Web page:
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-   -   Bench Testing DIY W/W Heat Pump (https://ecorenovator.org/forum/showthread.php?t=4004)

buffalobillpatrick 11-18-14 01:31 PM

Bench Testing DIY W/W Heat Pump
 
Thinking of a way to Bench Test COP of my DIY W/W HP.

Also needed for charging refrigerant.

Using garden hoses, not pumps!!!

Set & measure water flow rates through Evaporator & Condenser. say 6gpm
Use 5gal bucket method.

Temperature rise (delta-T*F) of Condenser water in/out can be measured.

BTU = 500 x 6 (GPM) x delta-T*F

With Amp meter on Compressor, is this a good way to estimate Watts?
How about a Kill-a-Watt meter?

Calculate COP = Energy out / Energy In

Of course this isn't including the water pumps energy that will be in final product, I think manufactures conveniently don't include this either?

Even better, but more expensive, is to get 2 x 55gal drums & use pumps.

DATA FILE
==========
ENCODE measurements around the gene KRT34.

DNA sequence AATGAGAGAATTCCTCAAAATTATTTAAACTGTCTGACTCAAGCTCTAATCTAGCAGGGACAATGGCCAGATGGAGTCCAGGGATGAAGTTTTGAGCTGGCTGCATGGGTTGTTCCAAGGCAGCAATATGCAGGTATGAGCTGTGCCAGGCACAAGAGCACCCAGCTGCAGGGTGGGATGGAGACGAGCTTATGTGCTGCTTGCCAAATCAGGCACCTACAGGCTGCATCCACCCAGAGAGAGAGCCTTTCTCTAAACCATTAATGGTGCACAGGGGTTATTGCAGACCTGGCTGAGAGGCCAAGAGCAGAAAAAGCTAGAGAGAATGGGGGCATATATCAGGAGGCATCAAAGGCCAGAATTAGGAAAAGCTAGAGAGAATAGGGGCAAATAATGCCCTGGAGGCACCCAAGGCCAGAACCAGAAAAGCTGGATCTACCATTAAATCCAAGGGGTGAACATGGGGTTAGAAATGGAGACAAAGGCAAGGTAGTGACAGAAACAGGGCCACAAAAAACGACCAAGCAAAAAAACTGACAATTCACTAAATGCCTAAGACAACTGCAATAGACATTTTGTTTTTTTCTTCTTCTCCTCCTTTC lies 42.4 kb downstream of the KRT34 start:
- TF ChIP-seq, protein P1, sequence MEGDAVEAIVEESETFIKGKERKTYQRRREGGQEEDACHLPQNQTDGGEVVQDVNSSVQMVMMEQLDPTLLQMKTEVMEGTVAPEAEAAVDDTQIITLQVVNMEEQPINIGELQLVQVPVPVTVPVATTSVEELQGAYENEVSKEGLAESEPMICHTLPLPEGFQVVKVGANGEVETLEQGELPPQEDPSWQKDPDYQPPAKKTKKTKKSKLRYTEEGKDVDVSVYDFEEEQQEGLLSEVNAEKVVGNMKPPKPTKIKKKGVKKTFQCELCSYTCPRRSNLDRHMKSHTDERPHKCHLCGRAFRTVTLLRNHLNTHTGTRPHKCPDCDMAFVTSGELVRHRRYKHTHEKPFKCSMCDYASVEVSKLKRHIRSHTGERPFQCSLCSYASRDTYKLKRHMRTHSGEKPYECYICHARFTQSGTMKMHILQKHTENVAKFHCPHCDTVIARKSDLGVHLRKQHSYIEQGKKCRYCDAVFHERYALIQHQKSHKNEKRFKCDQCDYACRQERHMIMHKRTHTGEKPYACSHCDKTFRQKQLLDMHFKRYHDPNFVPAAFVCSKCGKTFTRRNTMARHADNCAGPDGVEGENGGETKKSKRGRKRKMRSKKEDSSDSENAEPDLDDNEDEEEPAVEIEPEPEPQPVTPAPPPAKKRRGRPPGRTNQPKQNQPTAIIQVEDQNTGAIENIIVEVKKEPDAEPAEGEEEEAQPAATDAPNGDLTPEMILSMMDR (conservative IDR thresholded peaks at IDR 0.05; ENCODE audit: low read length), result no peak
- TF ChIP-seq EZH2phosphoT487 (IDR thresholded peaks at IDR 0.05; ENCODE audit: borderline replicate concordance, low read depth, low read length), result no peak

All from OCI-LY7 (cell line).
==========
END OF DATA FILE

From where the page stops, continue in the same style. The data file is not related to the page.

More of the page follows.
But as actual pump flow rates can't be determined very accurately, the tank temperatures would have to measured & averaged as temperature would vary with location within tank.

I have a nice expensive water flow gauge, but its restriction effects flow some.

jeff5may 11-19-14 10:46 AM

If you are bechmarking the unit, you could run all of the power drawing equipment through a kill o watt meter and log the hx temp Delta t of the indoor hx as a function of time. The flow rate is not so easy unless you have a good flow meter. Since you have one, I would definitely use it if I trusted it.

Measuring the bucket temp will introduce errors when or if you include them into your calculated heat values. You're better off using source water that is relatively constant in temperature. The closer to the output of your hx you can measure its discharge temperature, the better. This will exclude any heat loss in the plumbing.

Running off tap water, you can set the flow rate with ease. Testing the unit at different flow rates and calculating your heat transfer will help you zero in on the "sweet spot" of your setup. If the hx is oversized compared to the compressor capacity, there will exist a flow rate where you will stop gaining raw btu's. Above this flow rate, there will be a balance point where your pump power catches up with the increase in COP. Depending on your goals, your optimum flow rate will lie somewhere between these two points.


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